The Sixth

My youngest son, Aidan is the stereotypical youngest of the family. You know the type; the baby, the center of attention, an easy going personality with endless amounts of emotional flexibility and accommodation. I have determined, based on my position as the mother of a large family, these personality characteristics, whether genetic or environmentally developed, equate to survival skills as the youngest of six. Very few situations rattle or deter him.  A social butterfly; it could be said that everybody loves Aidan and Aidan loves everybody.

Last week was the first week back at school after a 10-day holiday break. Having just experienced the ultimate Lego Christmas, Aidan determined his first object for “Show and Tell” Friday would be a newly acquired Lego Ninjago Fighter plane. This Christmas marked a milestone for his development. Not only had he acquired his first really huge, ultimate Lego set, but he built it entirely by himself. A proud Lego enthusiast, Aidan was ready to share this accomplishment with his 2nd grade class.

I came back home after dropping Aidan at school on Friday and discovered the Lego creation, still in it’s bag ready for transport to school, sitting on top of the kitchen table. I felt  a pang of disappointment for Aidan. Despite his best intentions he apparently was distracted as we left the house and left the Show and Tell object behind. A brief consideration to run the bag to school flickered through my mind easily dismissed by the logical conclusion that our home is a 20 minute drive from the school. “There is always next week”, I resolved.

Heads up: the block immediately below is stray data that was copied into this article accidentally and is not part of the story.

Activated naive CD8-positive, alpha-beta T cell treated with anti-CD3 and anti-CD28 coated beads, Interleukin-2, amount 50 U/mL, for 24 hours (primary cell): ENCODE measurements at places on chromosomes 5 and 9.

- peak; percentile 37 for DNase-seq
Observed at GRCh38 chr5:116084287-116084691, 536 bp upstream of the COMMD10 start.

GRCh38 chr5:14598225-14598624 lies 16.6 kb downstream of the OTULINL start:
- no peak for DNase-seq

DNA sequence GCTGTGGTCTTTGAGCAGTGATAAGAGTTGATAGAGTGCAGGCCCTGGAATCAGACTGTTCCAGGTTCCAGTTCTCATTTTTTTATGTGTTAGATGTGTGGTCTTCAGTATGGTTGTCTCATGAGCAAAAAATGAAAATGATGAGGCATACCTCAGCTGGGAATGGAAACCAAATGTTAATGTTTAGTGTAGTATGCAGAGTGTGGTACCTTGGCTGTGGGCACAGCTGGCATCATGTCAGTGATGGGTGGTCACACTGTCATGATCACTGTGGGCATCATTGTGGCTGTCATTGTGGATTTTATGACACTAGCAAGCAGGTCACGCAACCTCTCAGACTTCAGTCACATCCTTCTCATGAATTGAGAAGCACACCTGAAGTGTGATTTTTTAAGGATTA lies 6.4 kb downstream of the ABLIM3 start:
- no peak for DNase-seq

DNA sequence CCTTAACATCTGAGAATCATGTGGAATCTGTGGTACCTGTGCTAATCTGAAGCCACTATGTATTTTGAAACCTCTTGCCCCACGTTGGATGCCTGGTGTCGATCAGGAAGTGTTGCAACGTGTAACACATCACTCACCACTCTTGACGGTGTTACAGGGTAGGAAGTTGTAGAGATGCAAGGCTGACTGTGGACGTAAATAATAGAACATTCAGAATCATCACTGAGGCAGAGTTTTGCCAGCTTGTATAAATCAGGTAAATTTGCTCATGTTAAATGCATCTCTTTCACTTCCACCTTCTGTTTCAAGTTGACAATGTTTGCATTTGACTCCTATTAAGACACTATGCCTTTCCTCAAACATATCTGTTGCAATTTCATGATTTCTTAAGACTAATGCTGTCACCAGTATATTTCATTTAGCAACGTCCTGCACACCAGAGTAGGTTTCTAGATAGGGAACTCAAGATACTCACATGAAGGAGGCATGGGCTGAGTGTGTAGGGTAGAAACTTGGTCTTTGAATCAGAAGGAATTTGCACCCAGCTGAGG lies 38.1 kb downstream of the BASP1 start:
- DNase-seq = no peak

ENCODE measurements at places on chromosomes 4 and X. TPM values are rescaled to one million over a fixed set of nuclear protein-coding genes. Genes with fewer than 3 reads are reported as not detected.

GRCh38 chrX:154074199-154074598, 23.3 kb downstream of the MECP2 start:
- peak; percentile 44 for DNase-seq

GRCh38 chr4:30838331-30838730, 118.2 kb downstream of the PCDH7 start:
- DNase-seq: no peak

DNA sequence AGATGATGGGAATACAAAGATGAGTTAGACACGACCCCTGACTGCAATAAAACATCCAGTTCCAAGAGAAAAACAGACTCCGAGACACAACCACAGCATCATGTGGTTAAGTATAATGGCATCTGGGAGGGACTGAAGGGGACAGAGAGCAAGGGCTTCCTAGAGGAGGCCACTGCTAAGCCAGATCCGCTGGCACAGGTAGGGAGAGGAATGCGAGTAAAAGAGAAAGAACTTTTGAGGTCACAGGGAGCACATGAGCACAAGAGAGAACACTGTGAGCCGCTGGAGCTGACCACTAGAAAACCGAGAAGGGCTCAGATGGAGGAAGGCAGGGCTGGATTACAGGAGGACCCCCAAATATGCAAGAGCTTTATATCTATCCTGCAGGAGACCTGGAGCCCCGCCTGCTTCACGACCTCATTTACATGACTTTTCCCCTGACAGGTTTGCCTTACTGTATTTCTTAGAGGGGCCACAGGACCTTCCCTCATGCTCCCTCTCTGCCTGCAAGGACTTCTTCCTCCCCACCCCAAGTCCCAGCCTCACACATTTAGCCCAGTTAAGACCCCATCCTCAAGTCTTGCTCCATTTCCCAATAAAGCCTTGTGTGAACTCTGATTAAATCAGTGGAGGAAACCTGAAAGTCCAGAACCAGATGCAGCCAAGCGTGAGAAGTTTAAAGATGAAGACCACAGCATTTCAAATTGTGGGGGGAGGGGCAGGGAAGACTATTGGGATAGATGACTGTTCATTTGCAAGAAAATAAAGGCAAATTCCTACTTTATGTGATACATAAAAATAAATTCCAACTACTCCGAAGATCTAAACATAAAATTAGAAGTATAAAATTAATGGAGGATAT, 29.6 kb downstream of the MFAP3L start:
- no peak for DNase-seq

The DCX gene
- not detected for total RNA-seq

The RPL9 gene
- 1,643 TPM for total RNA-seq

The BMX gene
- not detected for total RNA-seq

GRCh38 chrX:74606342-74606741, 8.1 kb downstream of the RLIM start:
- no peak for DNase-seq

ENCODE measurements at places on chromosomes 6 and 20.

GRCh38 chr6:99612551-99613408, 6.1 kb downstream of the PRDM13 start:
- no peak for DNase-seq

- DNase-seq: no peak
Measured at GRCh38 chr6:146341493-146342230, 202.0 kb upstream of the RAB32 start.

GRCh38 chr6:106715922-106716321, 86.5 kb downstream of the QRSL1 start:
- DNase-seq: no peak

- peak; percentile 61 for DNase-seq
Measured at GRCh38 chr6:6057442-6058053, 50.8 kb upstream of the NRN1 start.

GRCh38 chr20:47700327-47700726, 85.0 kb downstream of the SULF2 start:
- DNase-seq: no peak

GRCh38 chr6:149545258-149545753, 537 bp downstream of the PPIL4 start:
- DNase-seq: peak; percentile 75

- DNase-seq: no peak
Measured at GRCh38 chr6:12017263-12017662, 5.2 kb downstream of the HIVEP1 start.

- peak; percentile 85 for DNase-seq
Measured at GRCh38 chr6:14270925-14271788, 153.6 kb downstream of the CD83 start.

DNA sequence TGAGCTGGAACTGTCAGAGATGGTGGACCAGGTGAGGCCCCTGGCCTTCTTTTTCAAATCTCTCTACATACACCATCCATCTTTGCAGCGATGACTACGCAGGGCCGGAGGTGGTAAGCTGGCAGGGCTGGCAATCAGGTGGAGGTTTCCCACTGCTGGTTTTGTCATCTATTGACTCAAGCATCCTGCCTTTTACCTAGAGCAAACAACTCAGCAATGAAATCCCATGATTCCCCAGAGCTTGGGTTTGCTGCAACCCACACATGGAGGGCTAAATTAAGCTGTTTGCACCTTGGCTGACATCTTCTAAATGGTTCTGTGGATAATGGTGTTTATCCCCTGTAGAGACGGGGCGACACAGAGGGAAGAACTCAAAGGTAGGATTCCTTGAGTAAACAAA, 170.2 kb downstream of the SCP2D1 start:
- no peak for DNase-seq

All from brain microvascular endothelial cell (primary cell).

Reunited after school, I quizzed Aidan about his day. He recounted the menu at lunch, reminded me he had “NO HOMEWORK!!” and chatted about his impending sleep over that evening at a friend’s house. I remembered the Ninjago bag and asked him if he had been disappointed he forgot it.

“No”, he said, “It was okay”.

“What did you share for Show and Tell ?”

“Oh, I just showed everyone the Coffee Grinder (a dance move) aaaannnd my little plastic dinosaur”.

“Your plastic dinosaur?”

“Yeah, I found it in the coat room before Christmas and it was still in my desk.”

And there you have it. A perfect summation of my son, Aidan, and the sixth child’s endless ability to adapt. Always ready to perform at a moment’s notice, Aidan is the physical embodiment  of “The show must go on”. Forgetting his  presentation that day, he could have passed on his turn. He could have fell to pieces, lamented his misfortune, or passed blame on to his mother who should have conceivably remembered to remind him that Friday was “Show and Tell”.  Aidan didn’t waste time with any of that. Instead, he examined his resources and mustered up a “Show and Tell” presentation that capitalized on his opportunity to shine.

Aidan’s example is a handy lesson to remember as I Keep Calm and Carry On.


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